But because the season is under such a strict time constraint, there has yet to be enough time to delve deep into this arc, unpack it, and give it the breathing room to develop and adequately land before shifting into something else.

It becomes apparent with 9-1-1 as well, as Buck’s sexuality arc doesn’t have the space to blossom as it should.

We’ve seen something similar with Chicago PD: they sailed past adequately addressing the Ruzek cliffhanger and slowly dove into a compelling serial killer arc sporadically addressed throughout an otherwise underwhelming season.

The season finale will likely be the resolution to the season-long case.

However, with such a short season, they could’ve devoted it to just this one case instead of still attempting to balance the “Case of the Week” format and irritating viewers to pieces by sidelining half the cast and only doing centrics.

You would think that if any genre could adapt to a truncated season, it’d be that of a procedural, but many of them have struggled the most.

They’re perfectly set up for tighter storytelling and focusing exclusively on cases with some light interpersonal character matters sprinkled in, yet they’ve fallen short this season.

With Chicago Fire, they burned through so many miscellaneous plots, pardon the pun, without giving any of them any breathing room.

In a disappointing move, and one likely due to the Cast Shifts Via Budget Constraints, Gallo was written out.

His departure was so underwhelming for someone who has had such a strong presence that you’d have thought he was a run-of-the-mill guest star.

It felt as if there was little thought to how to write him out and zero emotion behind his exit.

And then they introduced Rome Flynn’s Gibson, seemingly building a fascinating storyline around him that could have easily carried throughout the season.

In a puzzling move, they wrapped it up and had him signing off in a measly six episodes.

Flynn barely had the chance to re-enter the character before he departed, though he piqued interest during his short stint.

But considering that outside of that, Chicago Fire has been merely going through the motions with no actual thematic string tying the season together, why couldn’t Gibson stick around?

Similarly, the FBI franchise has felt relatively aimless all season, as if they didn’t know what to do this season because there wasn’t enough time to juggle a handful of big plots, so they opted not to try.

With Law & Order: SVU, they dragged on the Maddie cast, which stopped being interesting by the end of the premiere and yet overstayed its welcome.

Between Olivia Benson collecting lackluster stray detectives like Infinity Stones and forgettable cases, there is little to brag about for this mediocre milestone 25th season.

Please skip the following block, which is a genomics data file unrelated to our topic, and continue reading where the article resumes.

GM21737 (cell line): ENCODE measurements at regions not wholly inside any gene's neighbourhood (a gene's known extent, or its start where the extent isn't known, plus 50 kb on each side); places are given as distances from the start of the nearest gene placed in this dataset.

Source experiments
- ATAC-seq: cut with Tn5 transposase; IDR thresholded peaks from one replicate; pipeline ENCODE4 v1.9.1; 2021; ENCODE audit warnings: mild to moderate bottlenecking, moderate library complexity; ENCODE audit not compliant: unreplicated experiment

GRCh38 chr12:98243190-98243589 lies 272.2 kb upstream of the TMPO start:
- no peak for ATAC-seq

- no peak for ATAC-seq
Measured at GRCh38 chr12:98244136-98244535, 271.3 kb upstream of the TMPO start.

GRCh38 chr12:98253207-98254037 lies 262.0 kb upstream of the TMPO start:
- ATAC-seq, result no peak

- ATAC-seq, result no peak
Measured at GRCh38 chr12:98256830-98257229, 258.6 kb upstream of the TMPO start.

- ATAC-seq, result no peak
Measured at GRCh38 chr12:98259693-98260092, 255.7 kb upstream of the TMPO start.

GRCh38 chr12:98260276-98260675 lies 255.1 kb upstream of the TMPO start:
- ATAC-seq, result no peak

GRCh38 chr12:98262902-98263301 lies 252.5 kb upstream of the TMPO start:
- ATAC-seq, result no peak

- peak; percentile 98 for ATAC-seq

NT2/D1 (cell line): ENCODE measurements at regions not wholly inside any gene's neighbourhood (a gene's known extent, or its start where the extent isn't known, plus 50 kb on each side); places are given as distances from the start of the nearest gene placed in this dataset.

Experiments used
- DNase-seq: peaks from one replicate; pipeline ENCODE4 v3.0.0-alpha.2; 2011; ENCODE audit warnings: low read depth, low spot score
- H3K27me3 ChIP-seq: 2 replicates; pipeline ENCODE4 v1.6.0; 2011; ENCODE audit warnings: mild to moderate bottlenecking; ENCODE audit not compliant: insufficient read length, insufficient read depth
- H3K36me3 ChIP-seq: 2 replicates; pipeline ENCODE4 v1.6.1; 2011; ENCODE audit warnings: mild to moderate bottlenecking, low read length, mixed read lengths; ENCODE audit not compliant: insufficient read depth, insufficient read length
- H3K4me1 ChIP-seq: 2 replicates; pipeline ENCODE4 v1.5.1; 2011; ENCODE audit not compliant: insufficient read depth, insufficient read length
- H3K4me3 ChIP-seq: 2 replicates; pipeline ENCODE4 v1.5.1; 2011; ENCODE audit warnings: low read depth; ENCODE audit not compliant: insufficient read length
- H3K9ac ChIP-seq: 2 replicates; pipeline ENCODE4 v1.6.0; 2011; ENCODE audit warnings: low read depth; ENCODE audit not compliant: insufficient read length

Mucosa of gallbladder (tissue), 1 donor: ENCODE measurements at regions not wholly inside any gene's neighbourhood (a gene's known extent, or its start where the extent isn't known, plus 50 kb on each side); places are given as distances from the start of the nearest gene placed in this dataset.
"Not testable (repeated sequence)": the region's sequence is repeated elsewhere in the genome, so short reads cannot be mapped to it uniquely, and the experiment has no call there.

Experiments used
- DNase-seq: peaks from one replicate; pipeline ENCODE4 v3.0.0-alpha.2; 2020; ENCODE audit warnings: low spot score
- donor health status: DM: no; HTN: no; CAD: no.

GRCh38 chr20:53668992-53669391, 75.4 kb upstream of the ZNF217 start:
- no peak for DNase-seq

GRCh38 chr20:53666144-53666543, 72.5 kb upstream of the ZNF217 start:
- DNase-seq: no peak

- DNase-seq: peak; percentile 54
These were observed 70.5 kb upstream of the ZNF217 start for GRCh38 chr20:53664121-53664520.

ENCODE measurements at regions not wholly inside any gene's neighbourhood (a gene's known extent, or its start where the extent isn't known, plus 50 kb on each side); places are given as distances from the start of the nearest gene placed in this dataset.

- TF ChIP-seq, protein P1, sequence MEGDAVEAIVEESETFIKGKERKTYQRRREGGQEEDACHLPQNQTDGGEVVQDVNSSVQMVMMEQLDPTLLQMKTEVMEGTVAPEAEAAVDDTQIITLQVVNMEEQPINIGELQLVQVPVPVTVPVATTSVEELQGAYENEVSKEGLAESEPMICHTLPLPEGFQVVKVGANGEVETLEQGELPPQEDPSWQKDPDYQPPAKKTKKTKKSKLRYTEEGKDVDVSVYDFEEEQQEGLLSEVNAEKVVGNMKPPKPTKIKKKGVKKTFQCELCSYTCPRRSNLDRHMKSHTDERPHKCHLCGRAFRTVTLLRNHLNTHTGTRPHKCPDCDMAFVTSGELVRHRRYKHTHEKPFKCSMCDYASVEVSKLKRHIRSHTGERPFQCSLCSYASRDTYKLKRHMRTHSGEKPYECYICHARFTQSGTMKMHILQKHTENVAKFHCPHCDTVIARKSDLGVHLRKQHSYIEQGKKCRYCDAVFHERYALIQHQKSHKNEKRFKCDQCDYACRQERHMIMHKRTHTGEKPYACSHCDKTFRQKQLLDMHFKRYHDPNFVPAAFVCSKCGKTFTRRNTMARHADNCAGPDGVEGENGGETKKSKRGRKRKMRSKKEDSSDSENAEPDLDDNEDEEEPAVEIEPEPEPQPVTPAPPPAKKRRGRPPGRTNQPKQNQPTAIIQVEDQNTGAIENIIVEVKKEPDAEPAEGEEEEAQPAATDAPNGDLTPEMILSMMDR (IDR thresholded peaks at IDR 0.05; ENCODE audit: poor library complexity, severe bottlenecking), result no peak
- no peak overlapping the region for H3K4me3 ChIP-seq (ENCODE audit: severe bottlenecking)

More often than not, the vibe is that we’re treading water through this current season until season finales set the pace for what’s to come during the Fall.

As a result, this current strike-impacted, trimmed season has felt like filler to hold us over until the real seasons start up.

This season bridges the previous one and what’s upcoming — like a half-season crammed with filler.

It feels as if everything previously left on the cutting room floor over seasons was cobbled together and taken out for a spin, contributing to an overall disjointed vibe.

However, one of the most egregious issues with the shortened season is how it has impacted significant events related to some of our favorite series.

Sadly, Station 19 became a casualty, canceled ahead of this season, and thus shortchanging fans.

Can you think of anything worse than having less time to say goodbye to a series you devoted multiple years to watching?

Worse yet, because it was a shocking cancellation, the writers had to scramble to piece together a final season that actually made sense, did justice to the characters, and wrapped things up to the satisfaction of all.

But how do you do that in ten episodes?

This results in another pattern that shortened seasons have produced: a series of dropped storylines.

It’s lent itself to suspension of belief as well.

Saying goodbye to a series that has been fortunate enough to survive the past two seasons is difficult enough on its own.

Still, forcing viewers to do that when they’ve been cheated out of roughly half the episodes they would’ve gotten under normal circumstances is infuriating.

Nothing about that is fair.

We’ve seen that with The Good Doctor as well.